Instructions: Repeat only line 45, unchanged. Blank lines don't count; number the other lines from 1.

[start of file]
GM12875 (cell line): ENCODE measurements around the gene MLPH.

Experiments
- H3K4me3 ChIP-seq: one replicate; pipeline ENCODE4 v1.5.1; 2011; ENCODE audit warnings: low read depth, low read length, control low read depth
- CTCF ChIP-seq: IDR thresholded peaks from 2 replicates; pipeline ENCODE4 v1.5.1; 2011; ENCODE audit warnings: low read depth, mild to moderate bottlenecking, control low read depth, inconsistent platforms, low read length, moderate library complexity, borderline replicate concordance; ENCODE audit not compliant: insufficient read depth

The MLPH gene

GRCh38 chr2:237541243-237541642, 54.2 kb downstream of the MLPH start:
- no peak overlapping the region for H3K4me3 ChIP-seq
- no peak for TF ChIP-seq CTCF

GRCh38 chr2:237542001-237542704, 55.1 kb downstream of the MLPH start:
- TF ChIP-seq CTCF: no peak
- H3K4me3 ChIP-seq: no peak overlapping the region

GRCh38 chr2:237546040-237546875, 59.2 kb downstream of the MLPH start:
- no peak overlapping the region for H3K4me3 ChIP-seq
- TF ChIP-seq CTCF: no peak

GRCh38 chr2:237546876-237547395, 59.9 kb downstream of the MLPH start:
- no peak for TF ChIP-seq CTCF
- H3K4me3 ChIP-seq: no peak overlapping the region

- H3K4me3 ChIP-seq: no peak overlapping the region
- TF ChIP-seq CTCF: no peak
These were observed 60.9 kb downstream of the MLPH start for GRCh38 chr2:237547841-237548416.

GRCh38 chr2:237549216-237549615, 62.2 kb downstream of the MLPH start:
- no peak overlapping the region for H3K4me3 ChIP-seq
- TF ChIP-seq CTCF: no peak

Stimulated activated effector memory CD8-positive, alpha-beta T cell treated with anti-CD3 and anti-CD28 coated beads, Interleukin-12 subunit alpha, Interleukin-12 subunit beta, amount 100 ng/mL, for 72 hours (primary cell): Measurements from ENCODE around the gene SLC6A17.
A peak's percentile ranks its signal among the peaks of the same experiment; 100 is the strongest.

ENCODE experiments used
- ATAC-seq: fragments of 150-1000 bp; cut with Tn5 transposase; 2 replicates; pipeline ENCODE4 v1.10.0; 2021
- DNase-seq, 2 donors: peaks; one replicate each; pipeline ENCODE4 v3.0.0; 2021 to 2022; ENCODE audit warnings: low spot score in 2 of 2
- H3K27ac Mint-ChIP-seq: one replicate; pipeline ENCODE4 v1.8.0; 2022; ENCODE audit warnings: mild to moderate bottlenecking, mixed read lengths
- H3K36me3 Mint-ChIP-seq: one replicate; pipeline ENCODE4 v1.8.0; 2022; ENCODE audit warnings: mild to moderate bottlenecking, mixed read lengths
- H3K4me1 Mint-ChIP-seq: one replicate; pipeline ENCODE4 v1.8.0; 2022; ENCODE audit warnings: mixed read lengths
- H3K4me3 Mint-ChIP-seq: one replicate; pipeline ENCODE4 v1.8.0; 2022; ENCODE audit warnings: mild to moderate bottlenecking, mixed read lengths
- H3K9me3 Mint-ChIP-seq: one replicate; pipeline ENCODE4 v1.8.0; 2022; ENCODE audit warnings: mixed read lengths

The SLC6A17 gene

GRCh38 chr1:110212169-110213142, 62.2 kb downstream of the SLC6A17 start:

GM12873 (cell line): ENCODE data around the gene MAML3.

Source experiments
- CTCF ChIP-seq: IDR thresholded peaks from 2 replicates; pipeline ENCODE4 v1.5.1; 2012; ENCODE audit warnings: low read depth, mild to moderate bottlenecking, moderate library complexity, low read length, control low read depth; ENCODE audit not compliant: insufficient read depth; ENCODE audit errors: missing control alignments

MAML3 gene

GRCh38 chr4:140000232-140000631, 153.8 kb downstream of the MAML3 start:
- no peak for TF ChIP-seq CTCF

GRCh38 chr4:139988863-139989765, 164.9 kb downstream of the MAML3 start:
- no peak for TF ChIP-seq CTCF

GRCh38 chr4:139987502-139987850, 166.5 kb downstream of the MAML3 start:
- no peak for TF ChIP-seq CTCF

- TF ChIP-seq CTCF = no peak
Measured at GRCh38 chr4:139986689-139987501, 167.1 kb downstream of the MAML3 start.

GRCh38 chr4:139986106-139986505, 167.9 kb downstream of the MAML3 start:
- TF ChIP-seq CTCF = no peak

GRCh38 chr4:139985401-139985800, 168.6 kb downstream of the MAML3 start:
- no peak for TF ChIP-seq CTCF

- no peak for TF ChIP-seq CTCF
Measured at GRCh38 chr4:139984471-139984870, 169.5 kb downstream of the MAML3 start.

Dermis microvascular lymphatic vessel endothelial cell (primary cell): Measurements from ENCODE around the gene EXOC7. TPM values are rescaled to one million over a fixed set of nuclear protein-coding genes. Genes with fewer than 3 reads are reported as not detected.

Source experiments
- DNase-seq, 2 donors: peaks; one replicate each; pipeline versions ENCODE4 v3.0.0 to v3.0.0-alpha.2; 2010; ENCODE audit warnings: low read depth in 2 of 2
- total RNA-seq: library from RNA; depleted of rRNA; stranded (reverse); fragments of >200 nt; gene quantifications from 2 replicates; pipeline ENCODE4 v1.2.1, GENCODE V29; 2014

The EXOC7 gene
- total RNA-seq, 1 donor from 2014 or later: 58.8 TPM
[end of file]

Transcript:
- no peak for TF ChIP-seq CTCF